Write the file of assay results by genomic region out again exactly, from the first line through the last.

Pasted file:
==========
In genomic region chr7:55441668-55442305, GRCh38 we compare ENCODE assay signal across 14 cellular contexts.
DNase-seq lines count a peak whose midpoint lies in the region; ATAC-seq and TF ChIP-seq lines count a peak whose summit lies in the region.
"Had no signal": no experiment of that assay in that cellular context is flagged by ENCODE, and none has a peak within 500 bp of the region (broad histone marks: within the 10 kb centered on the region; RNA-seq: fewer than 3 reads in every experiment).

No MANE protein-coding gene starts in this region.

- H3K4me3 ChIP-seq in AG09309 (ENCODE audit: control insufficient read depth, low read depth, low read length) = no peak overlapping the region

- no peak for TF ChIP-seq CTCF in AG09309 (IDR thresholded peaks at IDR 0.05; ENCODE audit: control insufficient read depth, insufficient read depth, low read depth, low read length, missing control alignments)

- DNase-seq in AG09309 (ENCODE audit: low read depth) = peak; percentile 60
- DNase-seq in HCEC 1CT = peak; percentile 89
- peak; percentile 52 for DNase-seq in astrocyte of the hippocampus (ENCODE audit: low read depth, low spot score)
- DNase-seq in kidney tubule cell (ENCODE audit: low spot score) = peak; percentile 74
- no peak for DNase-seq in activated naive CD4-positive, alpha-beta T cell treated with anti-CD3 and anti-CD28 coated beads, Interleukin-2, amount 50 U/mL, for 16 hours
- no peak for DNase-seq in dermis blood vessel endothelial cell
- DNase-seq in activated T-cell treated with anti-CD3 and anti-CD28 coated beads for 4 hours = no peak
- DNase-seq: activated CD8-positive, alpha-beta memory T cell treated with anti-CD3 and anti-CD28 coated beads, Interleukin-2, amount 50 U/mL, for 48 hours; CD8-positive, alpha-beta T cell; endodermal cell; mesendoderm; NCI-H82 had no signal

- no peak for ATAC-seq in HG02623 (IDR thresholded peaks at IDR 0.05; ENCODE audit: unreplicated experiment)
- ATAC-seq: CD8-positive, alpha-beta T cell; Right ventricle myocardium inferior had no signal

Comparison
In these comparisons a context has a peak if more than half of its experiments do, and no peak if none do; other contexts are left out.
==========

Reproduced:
In genomic region chr7:55441668-55442305, GRCh38 we compare ENCODE assay signal across 14 cellular contexts.
DNase-seq lines count a peak whose midpoint lies in the region; ATAC-seq and TF ChIP-seq lines count a peak whose summit lies in the region.
"Had no signal": no experiment of that assay in that cellular context is flagged by ENCODE, and none has a peak within 500 bp of the region (broad histone marks: within the 10 kb centered on the region; RNA-seq: fewer than 3 reads in every experiment).

No MANE protein-coding gene starts in this region.

- H3K4me3 ChIP-seq in AG09309 (ENCODE audit: control insufficient read depth, low read depth, low read length) = no peak overlapping the region

- no peak for TF ChIP-seq CTCF in AG09309 (IDR thresholded peaks at IDR 0.05; ENCODE audit: control insufficient read depth, insufficient read depth, low read depth, low read length, missing control alignments)

- DNase-seq in AG09309 (ENCODE audit: low read depth) = peak; percentile 60
- DNase-seq in HCEC 1CT = peak; percentile 89
- peak; percentile 52 for DNase-seq in astrocyte of the hippocampus (ENCODE audit: low read depth, low spot score)
- DNase-seq in kidney tubule cell (ENCODE audit: low spot score) = peak; percentile 74
- no peak for DNase-seq in activated naive CD4-positive, alpha-beta T cell treated with anti-CD3 and anti-CD28 coated beads, Interleukin-2, amount 50 U/mL, for 16 hours
- no peak for DNase-seq in dermis blood vessel endothelial cell
- DNase-seq in activated T-cell treated with anti-CD3 and anti-CD28 coated beads for 4 hours = no peak
- DNase-seq: activated CD8-positive, alpha-beta memory T cell treated with anti-CD3 and anti-CD28 coated beads, Interleukin-2, amount 50 U/mL, for 48 hours; CD8-positive, alpha-beta T cell; endodermal cell; mesendoderm; NCI-H82 had no signal

- no peak for ATAC-seq in HG02623 (IDR thresholded peaks at IDR 0.05; ENCODE audit: unreplicated experiment)
- ATAC-seq: CD8-positive, alpha-beta T cell; Right ventricle myocardium inferior had no signal

Comparison
In these comparisons a context has a peak if more than half of its experiments do, and no peak if none do; other contexts are left out.